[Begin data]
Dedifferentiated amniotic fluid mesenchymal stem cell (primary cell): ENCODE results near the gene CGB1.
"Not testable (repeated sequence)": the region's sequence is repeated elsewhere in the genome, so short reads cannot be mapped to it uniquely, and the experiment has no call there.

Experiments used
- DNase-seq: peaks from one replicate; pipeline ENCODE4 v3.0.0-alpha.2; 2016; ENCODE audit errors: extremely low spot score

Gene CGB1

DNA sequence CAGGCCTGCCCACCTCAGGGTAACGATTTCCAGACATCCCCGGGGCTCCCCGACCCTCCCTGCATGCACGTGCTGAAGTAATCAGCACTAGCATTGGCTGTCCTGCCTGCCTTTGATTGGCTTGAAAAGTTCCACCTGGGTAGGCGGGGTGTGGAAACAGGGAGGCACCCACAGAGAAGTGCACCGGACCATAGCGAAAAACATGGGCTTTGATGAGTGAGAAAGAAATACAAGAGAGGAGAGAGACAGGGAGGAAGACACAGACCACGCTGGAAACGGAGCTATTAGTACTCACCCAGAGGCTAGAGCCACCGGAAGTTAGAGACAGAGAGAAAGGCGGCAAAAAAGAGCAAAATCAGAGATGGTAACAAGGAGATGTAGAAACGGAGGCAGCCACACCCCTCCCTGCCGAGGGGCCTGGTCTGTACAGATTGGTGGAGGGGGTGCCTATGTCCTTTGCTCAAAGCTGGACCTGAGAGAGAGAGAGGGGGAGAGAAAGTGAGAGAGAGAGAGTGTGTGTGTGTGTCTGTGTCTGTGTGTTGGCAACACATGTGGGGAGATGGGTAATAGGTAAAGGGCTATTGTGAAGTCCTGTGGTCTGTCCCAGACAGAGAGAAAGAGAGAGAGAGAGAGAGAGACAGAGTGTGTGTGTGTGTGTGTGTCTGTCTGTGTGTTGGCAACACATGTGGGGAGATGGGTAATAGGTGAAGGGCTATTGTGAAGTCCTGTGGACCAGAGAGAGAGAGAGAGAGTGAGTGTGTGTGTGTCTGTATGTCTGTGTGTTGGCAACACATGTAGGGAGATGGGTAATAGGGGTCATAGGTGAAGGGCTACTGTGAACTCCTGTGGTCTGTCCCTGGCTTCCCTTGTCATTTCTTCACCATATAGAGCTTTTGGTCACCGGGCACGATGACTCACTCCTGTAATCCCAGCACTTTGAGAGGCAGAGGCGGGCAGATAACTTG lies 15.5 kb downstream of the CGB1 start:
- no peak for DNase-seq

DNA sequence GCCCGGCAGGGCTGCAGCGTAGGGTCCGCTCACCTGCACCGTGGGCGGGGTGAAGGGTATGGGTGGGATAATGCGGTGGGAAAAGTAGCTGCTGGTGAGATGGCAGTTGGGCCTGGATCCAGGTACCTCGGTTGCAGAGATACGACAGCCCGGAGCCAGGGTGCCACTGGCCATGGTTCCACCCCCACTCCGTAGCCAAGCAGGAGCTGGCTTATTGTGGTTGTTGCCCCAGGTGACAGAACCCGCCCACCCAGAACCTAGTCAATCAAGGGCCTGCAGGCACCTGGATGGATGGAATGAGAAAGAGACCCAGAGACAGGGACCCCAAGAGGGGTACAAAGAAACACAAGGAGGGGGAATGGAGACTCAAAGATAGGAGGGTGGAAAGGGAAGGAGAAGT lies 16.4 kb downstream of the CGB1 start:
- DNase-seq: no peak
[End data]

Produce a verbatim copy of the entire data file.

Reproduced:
Dedifferentiated amniotic fluid mesenchymal stem cell (primary cell): ENCODE results near the gene CGB1.
"Not testable (repeated sequence)": the region's sequence is repeated elsewhere in the genome, so short reads cannot be mapped to it uniquely, and the experiment has no call there.

Experiments used
- DNase-seq: peaks from one replicate; pipeline ENCODE4 v3.0.0-alpha.2; 2016; ENCODE audit errors: extremely low spot score

Gene CGB1

DNA sequence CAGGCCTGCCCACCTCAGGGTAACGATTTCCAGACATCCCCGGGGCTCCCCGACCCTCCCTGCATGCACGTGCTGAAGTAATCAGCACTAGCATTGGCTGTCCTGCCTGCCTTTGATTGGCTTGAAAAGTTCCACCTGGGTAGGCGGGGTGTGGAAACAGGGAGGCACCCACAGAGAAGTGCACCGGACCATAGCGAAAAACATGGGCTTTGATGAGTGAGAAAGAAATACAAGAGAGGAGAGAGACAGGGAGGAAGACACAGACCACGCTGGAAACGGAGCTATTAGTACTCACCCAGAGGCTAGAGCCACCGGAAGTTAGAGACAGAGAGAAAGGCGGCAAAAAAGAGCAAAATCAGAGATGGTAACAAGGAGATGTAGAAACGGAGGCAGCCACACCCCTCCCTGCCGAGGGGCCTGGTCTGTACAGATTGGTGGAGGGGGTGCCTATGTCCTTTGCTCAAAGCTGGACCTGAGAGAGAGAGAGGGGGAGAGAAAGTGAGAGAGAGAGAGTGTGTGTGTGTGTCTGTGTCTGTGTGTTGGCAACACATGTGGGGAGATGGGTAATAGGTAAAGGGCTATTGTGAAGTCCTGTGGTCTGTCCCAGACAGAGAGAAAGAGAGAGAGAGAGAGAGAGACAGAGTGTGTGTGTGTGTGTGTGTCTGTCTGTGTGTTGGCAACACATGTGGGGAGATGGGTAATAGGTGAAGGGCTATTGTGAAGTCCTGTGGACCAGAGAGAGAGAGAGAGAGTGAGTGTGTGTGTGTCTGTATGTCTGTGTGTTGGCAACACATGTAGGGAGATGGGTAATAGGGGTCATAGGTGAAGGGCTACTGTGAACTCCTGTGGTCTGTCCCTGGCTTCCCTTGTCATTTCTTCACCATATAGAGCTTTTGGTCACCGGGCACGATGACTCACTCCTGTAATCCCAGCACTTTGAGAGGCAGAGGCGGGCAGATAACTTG lies 15.5 kb downstream of the CGB1 start:
- no peak for DNase-seq

DNA sequence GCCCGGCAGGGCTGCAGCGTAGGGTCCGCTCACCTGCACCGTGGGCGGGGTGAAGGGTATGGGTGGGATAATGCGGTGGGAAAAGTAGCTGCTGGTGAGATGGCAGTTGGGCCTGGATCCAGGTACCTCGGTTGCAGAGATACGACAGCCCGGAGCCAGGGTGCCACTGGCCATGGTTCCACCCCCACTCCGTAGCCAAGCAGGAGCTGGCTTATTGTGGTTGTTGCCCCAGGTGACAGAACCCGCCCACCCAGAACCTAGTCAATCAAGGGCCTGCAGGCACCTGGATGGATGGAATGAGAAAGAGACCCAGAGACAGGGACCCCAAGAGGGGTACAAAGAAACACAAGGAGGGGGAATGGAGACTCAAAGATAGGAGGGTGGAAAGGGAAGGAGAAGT lies 16.4 kb downstream of the CGB1 start:
- DNase-seq: no peak